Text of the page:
On Audible since the late 1990s, mostly science fiction, fantasy, history & science. I rarely review 1-2 star books that I can't get through
Though I have some disagreements with the book's argument, that is not the reason for the low rating. This audiobook is surprisingly dull, and I have listened to quite a few nonfiction audiobooks on Audible. The narrator is very dry, the abridging makes it feel disjointed, and, worst of all, the little Jared Diamond details about how various historical incidents were determined through careful research are trimmed to the point of being uninteresting. Constant references are made to things that were cut (such as the history of a particular Norse farm) and the overall experience is somewhat oppressive as environmental collapse after collapse is listed. Read the book instead.
Instead of choosing to explain historical and scientific principles through theories, Jared Diamond chooses to explain his theories through real-life examples, focusing on the practical details. Collapse is a mixture of brief accounts covering societies from the Mayans to the Vikings and their reasons for failure. The book focuses mainly on the environmental aspects, but the social aspects are covered as well. The only thing I did not like 100% is that sometimes the author focuses too much on the environmental side, covering even the smallest details of rock composition, plant water consumption, etc. and I would have like to hear more about the social-economic aspects; but I am a social scientist, so my bias in this area is obvious.
Amazingly researched and thorough, this thought provoking text examines both the historical and present societies on earth. Although at times tedious, Jared Diamond begins his findings at Easter Island and concludes with Australia. I recommend this to anyone interested in the natural and physical sciences of the world.
The human capacity to live our lives without noticing the most significant forces impacting our lives is immense. Maybe that is just our evolutionary advantage and nothing to complain about. It takes however a bright and observant mind like Mr. Diamond's to notice, understand and classify these forces. And then to write that experience down in a way that transcends the time and the distance to these mainly forgotten civilizations. Armed with this knowledge we can draw our own conclusions regarding the future of human kind. This is the third book from the same author that had made a major impact on my view of the world and societies in which I live. For that I am very thankful.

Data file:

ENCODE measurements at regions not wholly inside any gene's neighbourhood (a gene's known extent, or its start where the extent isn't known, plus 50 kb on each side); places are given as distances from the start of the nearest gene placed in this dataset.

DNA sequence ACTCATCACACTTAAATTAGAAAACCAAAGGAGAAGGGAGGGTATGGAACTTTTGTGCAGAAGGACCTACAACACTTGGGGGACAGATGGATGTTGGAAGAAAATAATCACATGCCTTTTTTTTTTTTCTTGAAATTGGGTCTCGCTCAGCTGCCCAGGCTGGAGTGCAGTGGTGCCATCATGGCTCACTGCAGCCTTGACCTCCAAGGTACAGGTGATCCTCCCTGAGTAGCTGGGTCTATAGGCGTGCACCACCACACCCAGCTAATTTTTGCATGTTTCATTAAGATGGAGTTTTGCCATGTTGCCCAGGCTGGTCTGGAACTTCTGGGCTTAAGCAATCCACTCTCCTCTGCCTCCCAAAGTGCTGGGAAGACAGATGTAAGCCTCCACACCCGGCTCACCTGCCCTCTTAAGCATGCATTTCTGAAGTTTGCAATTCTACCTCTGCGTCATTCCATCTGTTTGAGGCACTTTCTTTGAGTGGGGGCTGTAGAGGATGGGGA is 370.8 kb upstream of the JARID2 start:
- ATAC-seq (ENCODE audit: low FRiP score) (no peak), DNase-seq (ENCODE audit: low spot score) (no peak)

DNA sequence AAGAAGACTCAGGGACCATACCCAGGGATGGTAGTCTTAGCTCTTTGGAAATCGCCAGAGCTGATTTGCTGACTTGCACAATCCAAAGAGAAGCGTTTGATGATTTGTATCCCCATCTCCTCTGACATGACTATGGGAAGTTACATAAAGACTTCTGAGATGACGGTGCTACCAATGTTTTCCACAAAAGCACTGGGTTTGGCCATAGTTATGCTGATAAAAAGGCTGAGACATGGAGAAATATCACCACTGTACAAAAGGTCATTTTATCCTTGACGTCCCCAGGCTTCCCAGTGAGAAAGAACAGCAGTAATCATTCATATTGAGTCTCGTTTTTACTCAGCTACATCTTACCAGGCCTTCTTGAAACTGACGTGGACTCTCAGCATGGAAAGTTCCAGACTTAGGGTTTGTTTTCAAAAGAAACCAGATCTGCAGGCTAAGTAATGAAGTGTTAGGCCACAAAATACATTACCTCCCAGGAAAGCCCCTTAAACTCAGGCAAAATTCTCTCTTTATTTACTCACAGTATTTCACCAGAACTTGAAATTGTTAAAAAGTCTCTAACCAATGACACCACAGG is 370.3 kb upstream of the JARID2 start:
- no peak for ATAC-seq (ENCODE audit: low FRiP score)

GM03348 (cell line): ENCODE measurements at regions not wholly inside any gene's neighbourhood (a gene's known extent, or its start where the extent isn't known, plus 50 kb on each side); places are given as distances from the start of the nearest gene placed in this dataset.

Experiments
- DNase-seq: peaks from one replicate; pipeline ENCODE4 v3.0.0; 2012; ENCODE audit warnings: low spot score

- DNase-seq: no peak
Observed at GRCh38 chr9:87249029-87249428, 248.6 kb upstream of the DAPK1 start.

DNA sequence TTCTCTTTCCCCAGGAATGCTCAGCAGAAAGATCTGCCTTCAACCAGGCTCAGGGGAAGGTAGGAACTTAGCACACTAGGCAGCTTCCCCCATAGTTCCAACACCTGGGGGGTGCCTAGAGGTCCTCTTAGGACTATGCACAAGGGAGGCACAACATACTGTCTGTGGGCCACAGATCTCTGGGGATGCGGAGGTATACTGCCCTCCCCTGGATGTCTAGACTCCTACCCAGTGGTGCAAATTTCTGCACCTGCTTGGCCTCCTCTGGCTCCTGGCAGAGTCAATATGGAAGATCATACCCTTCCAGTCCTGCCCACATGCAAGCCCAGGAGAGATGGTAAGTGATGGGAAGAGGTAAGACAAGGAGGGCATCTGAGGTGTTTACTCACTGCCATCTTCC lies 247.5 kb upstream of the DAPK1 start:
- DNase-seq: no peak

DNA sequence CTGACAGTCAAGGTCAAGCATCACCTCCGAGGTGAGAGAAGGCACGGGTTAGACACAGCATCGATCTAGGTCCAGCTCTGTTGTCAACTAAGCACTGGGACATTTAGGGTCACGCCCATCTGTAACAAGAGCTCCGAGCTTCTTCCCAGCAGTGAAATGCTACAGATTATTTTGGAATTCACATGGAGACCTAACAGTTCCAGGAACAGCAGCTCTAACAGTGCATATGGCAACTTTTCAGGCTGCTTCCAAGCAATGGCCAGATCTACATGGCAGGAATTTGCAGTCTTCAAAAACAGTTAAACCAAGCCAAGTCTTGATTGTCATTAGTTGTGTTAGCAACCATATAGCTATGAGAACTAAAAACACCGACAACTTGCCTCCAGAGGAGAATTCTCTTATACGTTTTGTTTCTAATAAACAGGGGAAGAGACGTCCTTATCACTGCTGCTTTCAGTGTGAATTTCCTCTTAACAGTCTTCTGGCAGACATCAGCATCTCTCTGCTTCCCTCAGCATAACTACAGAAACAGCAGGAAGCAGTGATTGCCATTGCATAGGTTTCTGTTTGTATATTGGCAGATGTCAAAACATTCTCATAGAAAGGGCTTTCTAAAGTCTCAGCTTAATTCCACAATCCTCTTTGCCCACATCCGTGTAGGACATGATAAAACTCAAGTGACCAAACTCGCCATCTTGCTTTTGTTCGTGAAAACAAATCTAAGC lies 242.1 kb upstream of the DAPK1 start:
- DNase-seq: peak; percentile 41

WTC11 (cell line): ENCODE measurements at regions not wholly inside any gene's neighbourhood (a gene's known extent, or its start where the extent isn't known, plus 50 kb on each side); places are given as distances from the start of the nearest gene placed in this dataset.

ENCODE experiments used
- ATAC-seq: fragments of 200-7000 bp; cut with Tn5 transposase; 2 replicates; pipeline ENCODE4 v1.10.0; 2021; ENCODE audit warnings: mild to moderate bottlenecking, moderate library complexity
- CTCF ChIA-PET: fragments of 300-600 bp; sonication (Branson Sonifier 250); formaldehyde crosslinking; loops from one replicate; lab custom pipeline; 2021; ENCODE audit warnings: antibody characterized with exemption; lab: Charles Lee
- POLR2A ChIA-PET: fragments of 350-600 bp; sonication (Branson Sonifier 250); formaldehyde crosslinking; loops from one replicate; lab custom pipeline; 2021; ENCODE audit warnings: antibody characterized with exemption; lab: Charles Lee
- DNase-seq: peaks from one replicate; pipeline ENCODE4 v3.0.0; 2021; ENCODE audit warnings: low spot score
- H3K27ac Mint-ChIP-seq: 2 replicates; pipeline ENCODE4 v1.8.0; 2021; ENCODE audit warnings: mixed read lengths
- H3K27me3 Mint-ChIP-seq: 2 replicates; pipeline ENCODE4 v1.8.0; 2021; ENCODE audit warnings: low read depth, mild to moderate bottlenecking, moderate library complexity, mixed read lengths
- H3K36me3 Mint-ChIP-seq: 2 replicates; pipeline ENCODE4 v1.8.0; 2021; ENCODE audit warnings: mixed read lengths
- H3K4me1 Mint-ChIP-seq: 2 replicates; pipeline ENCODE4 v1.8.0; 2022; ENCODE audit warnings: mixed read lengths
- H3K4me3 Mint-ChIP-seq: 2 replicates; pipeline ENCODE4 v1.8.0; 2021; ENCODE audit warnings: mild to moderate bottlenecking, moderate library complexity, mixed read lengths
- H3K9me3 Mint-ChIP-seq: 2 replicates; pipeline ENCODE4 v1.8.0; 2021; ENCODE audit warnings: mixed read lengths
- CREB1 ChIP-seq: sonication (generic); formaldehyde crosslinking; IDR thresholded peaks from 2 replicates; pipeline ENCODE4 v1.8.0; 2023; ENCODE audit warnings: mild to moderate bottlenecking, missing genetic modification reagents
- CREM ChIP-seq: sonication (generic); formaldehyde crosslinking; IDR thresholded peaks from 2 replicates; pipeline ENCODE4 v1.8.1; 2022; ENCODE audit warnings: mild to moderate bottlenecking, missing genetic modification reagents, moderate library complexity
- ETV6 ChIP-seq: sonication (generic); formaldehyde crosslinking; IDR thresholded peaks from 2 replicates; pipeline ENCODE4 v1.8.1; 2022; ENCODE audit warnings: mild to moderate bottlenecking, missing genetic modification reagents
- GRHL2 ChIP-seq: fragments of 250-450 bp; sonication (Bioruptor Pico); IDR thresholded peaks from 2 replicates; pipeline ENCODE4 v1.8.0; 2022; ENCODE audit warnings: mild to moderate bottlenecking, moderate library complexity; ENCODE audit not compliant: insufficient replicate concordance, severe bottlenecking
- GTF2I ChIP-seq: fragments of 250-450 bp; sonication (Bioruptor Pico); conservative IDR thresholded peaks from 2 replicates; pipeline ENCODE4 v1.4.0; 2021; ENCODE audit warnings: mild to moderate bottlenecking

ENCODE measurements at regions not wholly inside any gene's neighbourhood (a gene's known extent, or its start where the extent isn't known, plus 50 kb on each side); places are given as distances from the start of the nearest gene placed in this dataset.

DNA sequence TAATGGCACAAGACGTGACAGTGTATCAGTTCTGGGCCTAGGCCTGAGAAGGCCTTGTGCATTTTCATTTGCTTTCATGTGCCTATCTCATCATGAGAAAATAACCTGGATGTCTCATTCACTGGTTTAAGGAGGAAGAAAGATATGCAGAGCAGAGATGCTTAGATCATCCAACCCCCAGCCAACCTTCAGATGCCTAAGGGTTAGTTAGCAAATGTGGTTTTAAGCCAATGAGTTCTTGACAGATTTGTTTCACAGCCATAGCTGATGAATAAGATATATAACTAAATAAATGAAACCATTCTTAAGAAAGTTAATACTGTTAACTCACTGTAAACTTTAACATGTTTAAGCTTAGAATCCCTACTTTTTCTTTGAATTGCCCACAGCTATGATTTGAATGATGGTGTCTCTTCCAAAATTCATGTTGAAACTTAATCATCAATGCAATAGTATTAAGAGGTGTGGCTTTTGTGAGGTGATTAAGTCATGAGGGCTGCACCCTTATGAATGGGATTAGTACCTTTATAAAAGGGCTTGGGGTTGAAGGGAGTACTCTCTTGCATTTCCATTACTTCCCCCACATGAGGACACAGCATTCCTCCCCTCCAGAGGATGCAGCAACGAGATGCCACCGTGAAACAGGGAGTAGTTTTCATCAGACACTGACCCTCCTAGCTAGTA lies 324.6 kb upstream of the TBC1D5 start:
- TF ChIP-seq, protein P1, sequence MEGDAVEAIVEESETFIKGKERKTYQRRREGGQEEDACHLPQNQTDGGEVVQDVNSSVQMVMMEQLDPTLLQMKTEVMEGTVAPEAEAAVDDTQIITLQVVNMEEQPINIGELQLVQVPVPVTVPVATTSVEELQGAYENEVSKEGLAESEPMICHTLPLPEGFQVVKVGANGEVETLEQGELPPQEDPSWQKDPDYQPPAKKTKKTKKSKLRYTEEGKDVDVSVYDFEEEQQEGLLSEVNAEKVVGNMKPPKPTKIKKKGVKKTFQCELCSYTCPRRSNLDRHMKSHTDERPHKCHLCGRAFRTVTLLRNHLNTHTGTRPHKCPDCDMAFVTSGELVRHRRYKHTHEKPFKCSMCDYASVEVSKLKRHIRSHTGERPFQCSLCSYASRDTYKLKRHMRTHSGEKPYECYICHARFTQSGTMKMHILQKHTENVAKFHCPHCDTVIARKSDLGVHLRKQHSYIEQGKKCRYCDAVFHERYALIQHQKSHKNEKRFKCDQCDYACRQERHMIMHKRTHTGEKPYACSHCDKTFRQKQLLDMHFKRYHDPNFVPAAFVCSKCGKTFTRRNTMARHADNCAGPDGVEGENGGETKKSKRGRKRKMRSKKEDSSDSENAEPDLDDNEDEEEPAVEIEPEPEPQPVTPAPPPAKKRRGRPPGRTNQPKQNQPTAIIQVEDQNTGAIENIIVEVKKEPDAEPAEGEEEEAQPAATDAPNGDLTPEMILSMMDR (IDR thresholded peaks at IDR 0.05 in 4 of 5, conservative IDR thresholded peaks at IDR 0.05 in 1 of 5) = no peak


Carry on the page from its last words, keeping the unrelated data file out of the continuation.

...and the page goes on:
I've never been so fascinated by soil samples and erosion. This book is both scholorly and amusing in it's presentation of science, archeological techniques, personal accounts and anecdotes. And how could one pick a more mysterious and engaging subject than the dissapearance of a society?
While this book is not quite as good as his last book, "Guns, Germs, and steel", it is still a brillent book. It is amazing how he pulls the research together in such a comprehensive way, and still making it such a joy to read or listen to. I recommend this book whole heartedly.
Approximately 1/3 of the way through this book it's impressive. Diamond has a gift for storytelling and an understanding of this thesis that makes this book well worth absorbing. He deftly weaves the story of modern Montanna into his studies of the past.
This book was well written for the first half providing fascinating and startling accounts of the demise of cultures and societies we have wondered about many times. The Easter Island story I have retold to countless friends. I recommend the book on this basis alone.
However, the second half of the book fails to live up to the title. It does not provide a framework for discussing the demise of civilizations existant today. Instead it turns into a typical ecological diatribe falling into the tired and idiotic doomsday preaching of the Ehrlichs and other authors who have been proven wrong time after time for their absurd projections about wildlife mass extinctions, DDT mania, cancer mania, resource exhaustion, famines and other doomsday scenarios promulgated by a highly politicized group of hardcore environmentalists who have been proven wrong time after time for decades.
If you like such doomsday books I suggest you balance it with a few readings that are more optimistic. There are such books. We continue to solve our problems, expand our knowledge, technology and ability to control our circumstances exponentially every year. If things were going so bad wouldn't people be dying younger every year or less food be produced or streams, rivers, lakes or our air be getting more polluted not less? Try reading some books that point out the real possibilities we have to increase food production, cure diseases, produce energy from many alternative sources, etc... You'll feel a lot better and it will be much more accurate predictions.
This book should be required reading for everyone living in a developed country in the 21st century. Whether or not you agree with his conclusions, Diamond raises valuable questions in his comparison of current societies to those of the past. This book should help listeners view present-day cultures as situated in history, something citizens of the USA are all too likely to loose sight of. It is a powerful reminder that "infallibility" is an illusion, and that power is fickle. Diamond can be criticized by specialists for a few incorrect archaeological details. However, in my opinion these mistakes do not detract from the powerful, synthetic message he conveys. The book is long and reads (in text) somewhat unevenly; if you won't actually have the time to sit down and get all the way through it with the printed page, this abridged version has all the essentials and is just as thought-provoking.